Turner Prize won by 'worst' artist

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RACHEL WHITEREAD, the sculptor who made a cast of an entire house, last night enjoyed the fame and infamy of being both the best and 'worst' artist in Britain.

Whiteread, 30, won the 1993 Turner Prize, worth pounds 20,000, for her body of work over 12 months. It was presented to her at a black-tie dinner at the Tate Gallery. But the prize ceremony was, financially at least, upstaged as Whiteread trebled her money, winning pounds 40,000 for the 'worst body of work' over the past 12 months.

The idea for a 'worst of the Turner Prize' came from the self-styled K Foundation, set up by members of the pop group The KLF, who have decided to be arbiters of taste in contemporary art.

Last night Whiteread said that, as she was not prepared to associate herself with the aims of that prize, she would be distributing the cash, if she ever received it, to artists in financial need.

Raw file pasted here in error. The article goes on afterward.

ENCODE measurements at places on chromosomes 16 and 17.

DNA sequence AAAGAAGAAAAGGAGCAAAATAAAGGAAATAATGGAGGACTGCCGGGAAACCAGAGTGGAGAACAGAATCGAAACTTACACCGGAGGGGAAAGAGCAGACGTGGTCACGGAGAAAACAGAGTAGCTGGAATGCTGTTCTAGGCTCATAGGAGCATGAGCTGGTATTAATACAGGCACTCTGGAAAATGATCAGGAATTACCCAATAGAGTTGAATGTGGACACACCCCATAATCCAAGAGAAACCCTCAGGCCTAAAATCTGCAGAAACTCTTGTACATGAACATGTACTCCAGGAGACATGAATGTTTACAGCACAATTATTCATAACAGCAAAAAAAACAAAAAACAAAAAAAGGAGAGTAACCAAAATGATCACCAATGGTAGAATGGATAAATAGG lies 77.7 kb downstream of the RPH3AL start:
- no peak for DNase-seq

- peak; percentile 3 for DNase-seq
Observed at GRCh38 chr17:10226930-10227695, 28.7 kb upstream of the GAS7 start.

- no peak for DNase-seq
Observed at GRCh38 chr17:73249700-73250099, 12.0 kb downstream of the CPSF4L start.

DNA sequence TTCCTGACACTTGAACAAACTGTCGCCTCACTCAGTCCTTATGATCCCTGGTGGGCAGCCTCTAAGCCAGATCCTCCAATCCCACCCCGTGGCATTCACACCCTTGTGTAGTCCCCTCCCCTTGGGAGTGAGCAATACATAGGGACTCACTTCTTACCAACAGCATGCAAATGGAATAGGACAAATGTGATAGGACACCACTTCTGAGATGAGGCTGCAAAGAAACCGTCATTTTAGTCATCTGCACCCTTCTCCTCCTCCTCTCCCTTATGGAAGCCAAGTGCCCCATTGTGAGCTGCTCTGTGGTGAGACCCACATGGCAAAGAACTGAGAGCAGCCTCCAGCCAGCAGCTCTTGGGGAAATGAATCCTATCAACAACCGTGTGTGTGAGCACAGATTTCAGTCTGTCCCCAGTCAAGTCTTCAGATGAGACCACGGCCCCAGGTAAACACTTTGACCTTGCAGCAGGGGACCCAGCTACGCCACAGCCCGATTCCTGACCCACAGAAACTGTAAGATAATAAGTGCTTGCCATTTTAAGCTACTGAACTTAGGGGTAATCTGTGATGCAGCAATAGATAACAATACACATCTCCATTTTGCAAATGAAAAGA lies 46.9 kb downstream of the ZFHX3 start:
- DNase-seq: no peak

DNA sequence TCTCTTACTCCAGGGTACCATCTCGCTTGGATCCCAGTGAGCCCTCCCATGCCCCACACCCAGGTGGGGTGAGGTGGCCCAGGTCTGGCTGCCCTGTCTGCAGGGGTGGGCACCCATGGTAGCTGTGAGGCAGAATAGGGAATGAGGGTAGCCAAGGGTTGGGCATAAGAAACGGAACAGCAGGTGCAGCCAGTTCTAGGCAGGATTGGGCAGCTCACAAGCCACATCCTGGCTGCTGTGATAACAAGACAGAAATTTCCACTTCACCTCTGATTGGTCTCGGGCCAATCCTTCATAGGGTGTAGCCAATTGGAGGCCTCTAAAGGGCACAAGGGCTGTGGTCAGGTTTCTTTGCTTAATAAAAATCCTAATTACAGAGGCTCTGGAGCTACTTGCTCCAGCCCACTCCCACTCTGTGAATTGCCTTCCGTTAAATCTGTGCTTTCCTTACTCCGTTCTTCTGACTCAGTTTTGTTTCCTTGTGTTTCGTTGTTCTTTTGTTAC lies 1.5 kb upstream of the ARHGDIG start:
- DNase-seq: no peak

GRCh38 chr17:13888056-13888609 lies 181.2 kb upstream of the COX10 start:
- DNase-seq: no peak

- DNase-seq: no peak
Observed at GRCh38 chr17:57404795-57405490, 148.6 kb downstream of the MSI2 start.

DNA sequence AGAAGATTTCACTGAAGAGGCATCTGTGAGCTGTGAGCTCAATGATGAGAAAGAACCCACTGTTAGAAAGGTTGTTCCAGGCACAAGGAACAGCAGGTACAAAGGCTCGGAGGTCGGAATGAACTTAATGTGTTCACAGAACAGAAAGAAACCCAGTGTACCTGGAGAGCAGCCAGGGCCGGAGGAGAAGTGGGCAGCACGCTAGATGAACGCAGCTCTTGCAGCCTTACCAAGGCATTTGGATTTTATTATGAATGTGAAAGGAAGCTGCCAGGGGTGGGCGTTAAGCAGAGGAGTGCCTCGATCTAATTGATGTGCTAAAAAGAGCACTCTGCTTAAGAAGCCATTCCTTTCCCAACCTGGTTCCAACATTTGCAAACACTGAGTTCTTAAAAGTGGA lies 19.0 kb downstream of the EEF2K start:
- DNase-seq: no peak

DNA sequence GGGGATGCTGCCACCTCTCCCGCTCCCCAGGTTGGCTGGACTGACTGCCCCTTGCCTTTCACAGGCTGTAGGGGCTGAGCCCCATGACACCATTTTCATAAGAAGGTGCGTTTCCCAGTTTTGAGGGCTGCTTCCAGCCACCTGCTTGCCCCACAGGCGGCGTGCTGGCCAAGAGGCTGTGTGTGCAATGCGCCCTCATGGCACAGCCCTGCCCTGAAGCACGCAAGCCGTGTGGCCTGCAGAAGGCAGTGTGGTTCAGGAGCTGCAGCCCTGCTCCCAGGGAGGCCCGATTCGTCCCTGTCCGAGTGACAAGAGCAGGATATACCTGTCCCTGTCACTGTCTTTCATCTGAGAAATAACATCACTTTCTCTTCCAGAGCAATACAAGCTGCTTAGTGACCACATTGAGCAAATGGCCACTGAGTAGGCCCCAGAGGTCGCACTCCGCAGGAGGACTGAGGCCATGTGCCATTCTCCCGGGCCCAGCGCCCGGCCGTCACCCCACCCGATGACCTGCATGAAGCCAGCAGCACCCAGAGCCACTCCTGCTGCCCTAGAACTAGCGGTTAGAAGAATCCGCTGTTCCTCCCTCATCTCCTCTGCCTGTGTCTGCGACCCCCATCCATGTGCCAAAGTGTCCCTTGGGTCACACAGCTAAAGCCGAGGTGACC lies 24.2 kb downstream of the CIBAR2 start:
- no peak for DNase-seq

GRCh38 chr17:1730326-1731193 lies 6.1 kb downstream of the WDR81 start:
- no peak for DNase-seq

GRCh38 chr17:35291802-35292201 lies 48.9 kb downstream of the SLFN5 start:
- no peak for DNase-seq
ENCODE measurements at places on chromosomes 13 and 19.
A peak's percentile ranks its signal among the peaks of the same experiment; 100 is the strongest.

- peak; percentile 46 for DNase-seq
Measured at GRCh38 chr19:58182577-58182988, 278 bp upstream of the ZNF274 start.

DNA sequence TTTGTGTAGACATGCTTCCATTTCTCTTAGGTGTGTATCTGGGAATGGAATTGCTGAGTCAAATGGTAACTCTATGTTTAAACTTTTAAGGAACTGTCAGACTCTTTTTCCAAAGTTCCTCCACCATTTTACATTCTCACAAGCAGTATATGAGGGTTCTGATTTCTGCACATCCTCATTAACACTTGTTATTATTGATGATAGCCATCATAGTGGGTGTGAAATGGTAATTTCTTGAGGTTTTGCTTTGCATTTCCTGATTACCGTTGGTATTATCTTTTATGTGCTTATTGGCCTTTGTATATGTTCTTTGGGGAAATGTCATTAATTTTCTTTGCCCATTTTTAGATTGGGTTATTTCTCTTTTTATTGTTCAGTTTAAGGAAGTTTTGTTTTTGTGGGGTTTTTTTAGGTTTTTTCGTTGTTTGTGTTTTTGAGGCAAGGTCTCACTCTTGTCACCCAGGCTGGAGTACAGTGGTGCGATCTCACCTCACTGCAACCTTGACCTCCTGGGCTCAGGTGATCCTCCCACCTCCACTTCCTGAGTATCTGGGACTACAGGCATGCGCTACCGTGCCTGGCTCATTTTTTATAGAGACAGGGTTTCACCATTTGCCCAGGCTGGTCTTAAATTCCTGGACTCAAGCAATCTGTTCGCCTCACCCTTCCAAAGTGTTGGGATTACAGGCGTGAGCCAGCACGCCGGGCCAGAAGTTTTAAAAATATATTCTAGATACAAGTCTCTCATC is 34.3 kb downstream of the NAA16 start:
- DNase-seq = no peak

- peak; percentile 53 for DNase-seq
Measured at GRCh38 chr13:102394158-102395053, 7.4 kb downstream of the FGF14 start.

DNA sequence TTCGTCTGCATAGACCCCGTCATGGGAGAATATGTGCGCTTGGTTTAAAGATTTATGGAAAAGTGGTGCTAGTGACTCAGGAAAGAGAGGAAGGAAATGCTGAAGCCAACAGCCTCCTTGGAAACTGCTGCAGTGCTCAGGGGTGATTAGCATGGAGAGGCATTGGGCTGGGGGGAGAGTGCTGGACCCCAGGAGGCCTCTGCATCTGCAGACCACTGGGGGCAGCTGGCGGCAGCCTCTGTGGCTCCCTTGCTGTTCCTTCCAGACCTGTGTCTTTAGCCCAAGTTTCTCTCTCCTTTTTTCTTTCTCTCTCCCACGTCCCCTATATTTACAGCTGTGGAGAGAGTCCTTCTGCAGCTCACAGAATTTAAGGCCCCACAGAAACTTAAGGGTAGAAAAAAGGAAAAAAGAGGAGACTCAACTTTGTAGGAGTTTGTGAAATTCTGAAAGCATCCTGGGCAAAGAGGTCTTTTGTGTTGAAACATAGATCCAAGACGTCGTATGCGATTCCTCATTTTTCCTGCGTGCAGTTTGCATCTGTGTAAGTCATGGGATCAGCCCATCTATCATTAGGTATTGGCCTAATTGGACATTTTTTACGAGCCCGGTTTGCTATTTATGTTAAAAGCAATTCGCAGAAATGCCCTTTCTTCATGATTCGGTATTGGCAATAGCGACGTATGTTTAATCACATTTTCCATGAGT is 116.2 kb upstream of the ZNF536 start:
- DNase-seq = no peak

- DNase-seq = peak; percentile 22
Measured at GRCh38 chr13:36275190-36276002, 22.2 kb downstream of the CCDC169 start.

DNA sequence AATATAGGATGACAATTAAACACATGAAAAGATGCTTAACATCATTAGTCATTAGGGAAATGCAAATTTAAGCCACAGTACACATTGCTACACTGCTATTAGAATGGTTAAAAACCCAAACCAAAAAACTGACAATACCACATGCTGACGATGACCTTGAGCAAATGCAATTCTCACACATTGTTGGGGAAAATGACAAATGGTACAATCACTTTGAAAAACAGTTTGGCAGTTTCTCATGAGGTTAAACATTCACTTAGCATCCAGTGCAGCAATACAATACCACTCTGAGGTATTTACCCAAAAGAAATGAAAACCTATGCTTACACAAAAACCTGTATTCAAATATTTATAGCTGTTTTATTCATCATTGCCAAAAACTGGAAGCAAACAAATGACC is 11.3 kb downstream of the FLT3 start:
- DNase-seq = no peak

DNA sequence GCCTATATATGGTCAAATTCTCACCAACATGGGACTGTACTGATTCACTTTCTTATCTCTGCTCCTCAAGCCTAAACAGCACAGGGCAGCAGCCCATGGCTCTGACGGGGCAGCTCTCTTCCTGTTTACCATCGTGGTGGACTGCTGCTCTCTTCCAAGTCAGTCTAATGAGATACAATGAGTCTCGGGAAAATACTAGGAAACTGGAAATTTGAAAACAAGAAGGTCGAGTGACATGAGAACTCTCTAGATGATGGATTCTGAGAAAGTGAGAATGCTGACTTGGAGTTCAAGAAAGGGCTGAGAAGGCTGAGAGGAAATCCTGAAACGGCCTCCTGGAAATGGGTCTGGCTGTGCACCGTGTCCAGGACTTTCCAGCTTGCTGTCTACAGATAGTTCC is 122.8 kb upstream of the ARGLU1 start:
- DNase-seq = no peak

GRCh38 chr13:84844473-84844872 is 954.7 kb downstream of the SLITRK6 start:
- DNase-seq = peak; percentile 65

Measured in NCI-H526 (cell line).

Later she brushed away tears after Nicholas Serota, director of the Tate and chairman of the Turner jury, announced that Whiteread's latest and most discussed work, House, a cast of the interior of an east London terrace house, was definitely to be demolished by Bow council.

'I'm incredibly upset' she said. 'I have no plans for the future. The project I have set my heart on has been destroyed.'

Whiteread's exhibitions abroad were mentioned by the Turner Prize jury in their citation, In awarding her the prize, the jury, chaired by Mr Serota, said her work 'engages audiences with issues of immediate relevance to their lives'.

They added that they were impressed with 'the scale and ambition of her work, and its originality, although it was also seen as possessing classical qualities and echoes of ancient art such as Egyptian tombs'.

They also noted its haunting quality, which they characterised as its 'poetic strangeness'. They added that her work makes a very positive contribution to the debate about the place of art in society.

By exploring such themes as memory, death, community, isolation and homelessness, it 'stimulated public awareness of these significant issues'.

Money to burn, page 2

Andrew Graham-Dixon, page 26

(Photograph omitted)